Pissarros People is the first major U.S. museum exhibition of the artists works in 30 years. Bringing together paintings from collections around the world, the exhibition will challenge our understanding of the father of Impressionism by focusing on Camille Pissarros engagement with the human figure in a highly personal and poignant exploration of his humanism. Pissarros People will be on view at the Sterling and Francine Clark Art Institute
in Williamstown, Massachusetts, from June 12 to October 2, 2011.
Pissarros People continues the Clarks series of scholarly exhibitions that rely on rigorous new research to expand our current appreciation of well-known artists, stated Michael Conforti, director of the Clark. With this exhibition, we welcome one of the outstanding scholars of our time, Richard Brettell, who so dramatically advanced our understanding of nineteenth-century painting with his 2001 exhibition Impression: Painting Quickly in France, 18601890.
While Pissarro is best known for his quietly modulated landscapes and cityscapes, Pissarros People will be the first exhibition to concentrate on the artists lifelong preoccupation with the human figure. Based on extensive new scholarship, the exhibition presents approximately 50 oil paintings and three dozen works on paper. These works explore the three dimensions of Pissarros life that are essential to an understanding of his pictorial humanism: his family ties, his friendships, and his intense intellectual involvement with the social and political theories of his time.
According to curator Richard R. Brettell, Scholars have tended to treat Pissarros politics and his art in two separate categories, often refusing to see the most basic connections between them. This is largely because Pissarro was less a political activist than a social and economic philosopher. The title of the exhibition, Pissarros People, is not merely an allusion to his politics, but points to a larger attempt to explore all aspects of his humanism. The exhibition embodies his pictorial humanism and creates a series of contexts, linking his web of family and friends to his profound social and economic concerns.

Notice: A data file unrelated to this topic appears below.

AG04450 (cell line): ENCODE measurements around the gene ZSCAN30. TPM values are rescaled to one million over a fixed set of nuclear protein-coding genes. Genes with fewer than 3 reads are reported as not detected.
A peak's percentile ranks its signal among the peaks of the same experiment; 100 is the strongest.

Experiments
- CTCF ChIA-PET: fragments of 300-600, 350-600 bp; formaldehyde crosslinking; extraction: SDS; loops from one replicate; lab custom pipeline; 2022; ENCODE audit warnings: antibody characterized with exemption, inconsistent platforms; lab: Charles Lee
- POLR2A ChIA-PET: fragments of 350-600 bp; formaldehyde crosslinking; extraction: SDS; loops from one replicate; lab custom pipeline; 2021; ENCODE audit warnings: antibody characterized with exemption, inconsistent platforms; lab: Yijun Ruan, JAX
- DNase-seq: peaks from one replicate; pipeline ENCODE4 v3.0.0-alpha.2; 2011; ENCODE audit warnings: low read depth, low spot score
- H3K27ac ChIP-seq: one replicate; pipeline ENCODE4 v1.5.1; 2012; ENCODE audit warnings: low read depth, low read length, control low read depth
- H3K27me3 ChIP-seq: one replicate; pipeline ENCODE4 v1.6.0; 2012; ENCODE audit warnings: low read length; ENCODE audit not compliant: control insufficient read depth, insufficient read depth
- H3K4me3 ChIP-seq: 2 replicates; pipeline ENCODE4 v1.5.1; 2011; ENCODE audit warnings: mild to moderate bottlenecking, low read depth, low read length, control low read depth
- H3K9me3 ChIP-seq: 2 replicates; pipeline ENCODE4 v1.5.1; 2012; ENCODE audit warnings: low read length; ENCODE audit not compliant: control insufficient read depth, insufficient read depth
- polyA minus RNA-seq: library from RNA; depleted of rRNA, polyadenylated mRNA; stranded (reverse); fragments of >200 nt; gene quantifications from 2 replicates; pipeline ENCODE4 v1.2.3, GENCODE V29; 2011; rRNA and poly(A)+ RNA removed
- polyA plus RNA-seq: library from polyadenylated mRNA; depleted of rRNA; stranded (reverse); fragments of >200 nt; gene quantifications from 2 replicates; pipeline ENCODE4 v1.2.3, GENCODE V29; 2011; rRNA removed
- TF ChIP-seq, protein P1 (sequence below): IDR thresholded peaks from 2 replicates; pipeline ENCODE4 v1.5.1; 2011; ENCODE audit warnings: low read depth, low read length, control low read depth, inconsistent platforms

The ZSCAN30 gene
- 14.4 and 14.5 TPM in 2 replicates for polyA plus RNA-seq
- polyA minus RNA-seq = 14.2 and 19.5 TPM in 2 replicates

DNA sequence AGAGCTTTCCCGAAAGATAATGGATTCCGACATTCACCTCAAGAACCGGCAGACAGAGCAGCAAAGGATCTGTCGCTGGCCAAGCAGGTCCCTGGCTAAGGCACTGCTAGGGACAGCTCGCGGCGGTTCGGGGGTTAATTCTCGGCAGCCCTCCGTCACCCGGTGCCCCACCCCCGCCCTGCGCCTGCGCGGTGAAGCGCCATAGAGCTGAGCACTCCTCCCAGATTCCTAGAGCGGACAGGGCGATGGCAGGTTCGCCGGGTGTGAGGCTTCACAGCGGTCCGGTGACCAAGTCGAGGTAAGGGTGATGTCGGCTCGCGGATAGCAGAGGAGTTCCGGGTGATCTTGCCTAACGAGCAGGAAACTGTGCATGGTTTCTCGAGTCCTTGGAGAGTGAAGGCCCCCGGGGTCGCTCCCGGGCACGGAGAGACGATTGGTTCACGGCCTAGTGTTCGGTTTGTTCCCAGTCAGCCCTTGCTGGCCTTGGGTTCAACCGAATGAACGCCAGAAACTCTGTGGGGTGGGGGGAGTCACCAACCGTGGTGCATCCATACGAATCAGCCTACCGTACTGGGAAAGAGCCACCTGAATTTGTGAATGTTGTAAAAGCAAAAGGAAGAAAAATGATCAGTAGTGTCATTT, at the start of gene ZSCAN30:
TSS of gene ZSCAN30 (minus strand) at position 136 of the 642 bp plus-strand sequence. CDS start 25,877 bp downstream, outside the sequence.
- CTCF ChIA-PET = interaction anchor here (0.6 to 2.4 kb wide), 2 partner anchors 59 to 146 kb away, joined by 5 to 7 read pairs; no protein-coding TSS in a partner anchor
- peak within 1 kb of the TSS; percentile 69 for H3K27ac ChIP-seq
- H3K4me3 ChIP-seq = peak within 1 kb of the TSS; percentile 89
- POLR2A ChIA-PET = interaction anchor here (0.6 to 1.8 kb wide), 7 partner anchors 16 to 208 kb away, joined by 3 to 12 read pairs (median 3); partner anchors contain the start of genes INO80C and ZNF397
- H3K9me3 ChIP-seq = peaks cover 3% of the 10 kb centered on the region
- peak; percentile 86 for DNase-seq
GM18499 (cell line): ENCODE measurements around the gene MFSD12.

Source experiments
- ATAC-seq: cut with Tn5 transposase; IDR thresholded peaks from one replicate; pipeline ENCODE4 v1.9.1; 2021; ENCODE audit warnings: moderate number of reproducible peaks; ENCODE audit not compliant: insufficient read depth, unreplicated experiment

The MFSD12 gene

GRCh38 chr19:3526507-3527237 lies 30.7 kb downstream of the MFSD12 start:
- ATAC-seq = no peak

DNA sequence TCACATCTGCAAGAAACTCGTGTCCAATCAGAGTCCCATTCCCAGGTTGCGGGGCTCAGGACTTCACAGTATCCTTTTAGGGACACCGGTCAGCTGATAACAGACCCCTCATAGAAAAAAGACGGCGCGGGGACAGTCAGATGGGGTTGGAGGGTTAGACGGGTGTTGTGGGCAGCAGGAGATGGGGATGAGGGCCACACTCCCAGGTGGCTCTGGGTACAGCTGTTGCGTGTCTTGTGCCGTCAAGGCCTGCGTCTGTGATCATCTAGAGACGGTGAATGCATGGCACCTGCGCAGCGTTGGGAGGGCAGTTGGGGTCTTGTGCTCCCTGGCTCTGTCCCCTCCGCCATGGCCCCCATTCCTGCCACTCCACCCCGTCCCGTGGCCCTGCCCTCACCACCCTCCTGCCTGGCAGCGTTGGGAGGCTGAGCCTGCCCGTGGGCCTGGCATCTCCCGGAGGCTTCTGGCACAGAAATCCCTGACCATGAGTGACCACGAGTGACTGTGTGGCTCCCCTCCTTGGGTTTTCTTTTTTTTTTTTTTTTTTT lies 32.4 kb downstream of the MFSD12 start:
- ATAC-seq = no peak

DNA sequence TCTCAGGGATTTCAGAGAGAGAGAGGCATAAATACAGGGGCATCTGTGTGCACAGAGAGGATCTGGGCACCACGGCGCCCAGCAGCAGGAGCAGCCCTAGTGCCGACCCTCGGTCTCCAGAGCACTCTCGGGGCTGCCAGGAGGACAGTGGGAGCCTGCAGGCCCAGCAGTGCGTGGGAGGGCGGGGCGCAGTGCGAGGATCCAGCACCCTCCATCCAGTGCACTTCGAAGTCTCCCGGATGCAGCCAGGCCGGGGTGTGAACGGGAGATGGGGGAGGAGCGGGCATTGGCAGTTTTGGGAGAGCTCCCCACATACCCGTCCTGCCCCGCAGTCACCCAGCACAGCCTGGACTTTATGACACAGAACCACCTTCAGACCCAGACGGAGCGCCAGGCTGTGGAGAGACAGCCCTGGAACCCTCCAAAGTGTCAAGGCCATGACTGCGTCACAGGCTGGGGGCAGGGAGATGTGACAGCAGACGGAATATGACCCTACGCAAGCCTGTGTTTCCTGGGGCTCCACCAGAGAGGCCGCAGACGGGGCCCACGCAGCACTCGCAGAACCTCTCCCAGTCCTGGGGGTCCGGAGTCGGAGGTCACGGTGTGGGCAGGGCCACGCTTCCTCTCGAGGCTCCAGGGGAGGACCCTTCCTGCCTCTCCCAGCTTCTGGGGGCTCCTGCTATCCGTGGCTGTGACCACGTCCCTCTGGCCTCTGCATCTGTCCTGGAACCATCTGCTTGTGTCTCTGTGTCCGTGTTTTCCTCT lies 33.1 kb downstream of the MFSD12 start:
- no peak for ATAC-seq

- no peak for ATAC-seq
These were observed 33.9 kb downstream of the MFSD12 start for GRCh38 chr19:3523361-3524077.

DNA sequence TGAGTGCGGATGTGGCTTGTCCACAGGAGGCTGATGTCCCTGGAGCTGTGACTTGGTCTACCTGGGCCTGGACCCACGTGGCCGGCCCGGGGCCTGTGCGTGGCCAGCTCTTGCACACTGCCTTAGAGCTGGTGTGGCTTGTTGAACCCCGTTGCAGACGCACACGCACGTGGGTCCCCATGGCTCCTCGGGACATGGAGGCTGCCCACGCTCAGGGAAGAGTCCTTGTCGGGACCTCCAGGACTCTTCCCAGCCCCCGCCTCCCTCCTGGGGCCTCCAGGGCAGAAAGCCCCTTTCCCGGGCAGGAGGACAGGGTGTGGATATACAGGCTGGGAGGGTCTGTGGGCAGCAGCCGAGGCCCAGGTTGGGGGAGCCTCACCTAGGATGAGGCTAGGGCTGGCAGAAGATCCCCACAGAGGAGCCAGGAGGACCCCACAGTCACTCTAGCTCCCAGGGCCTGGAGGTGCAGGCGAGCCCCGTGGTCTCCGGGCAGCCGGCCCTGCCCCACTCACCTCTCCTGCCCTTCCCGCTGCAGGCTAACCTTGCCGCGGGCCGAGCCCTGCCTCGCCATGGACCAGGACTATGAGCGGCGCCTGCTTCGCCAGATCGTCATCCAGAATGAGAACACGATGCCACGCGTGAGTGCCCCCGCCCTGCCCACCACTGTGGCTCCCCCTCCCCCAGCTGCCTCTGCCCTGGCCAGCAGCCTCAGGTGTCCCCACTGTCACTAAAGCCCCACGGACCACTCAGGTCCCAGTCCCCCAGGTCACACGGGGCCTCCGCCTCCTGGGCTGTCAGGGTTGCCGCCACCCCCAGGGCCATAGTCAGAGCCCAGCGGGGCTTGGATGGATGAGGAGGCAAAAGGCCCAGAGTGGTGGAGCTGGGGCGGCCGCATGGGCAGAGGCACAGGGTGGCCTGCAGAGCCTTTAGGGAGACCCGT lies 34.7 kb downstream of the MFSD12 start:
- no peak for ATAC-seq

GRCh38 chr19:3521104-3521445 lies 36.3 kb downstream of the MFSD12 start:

Pissarros People is the first exhibition to bring together portraits of every member of Pissarros immediate family, reflecting his abiding allegiance to his wife and children. The exhibition will also include paintings that reveal Pissarros numerous friendships with artists, business colleagues, neighbors, agriculturalists, rural workers, and his extended network of acquaintances.
Pissarros People will also connect the artists biography with his intimate views of domestic labor, through paintings such as Jeanne Pissarro, Called Minette, Holding a Fan (c. 1874, Ashmolean Museum), The Maidservant (1875, Chrysler Museum of Art), Young Peasant Woman Drinking Her Café au Lait (1881, Art Institute of Chicago), and The Little Country Maid (1882, Tate Collection). In this exhibition,the theme of domestic labor will be linked, in turn, to Pissarros views on agricultural labor and the market economy in works such as The Harvest (1882, National Museum of Western Art, Tokyo), The Gisors Market (1887, Columbus Museum of Art), and his remarkable, biting series of 28 anarchist drawings titled Turpitudes Sociales (1889-90, private collection). Presiding over the powerful themes of this exhibition will be the artists view of himself as a political and ethnic outsider in his adopted country, France, which he brought to bear in his great Self-Portrait (1873) from the Musée dOrsay.
A fully illustrated catalogue written by Brettell will accompany the exhibition and elucidate its themes. The conclusions in the publication are also based on hundreds of newly discovered and largely unpublished letters written to Pissarro, which have been located in public and private archives and expand upon existing scholarship. In addition to including images of all of the paintings, drawings, and prints in the exhibition, the publication will extend its visual survey to other works by Pissarro and his colleagues and friends, positioning his pictorial achievement in a context that is at once art historical, intellectual, and biographical.